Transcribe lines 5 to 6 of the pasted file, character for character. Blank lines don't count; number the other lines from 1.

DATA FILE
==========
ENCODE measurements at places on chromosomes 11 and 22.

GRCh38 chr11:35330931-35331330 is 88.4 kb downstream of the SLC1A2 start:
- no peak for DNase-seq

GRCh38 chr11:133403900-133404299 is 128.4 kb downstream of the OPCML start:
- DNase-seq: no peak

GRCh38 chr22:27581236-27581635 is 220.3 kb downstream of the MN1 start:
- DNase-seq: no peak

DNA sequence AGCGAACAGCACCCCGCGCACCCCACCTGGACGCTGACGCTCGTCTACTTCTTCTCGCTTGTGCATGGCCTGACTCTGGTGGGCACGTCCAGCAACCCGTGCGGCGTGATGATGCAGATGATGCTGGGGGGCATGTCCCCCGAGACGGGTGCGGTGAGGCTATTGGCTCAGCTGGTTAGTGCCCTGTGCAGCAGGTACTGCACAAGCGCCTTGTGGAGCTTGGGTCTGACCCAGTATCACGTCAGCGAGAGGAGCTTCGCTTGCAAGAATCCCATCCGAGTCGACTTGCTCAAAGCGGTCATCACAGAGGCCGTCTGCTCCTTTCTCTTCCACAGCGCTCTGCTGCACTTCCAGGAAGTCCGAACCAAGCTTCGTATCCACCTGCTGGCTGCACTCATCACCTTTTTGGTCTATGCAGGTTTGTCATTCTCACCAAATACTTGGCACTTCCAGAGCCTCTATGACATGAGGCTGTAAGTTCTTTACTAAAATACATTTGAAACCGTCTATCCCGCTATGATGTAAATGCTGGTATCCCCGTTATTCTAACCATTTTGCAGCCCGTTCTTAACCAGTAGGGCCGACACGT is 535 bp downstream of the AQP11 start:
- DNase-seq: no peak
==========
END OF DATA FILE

- DNase-seq: no peak

GRCh38 chr22:27581236-27581635 is 220.3 kb downstream of the MN1 start: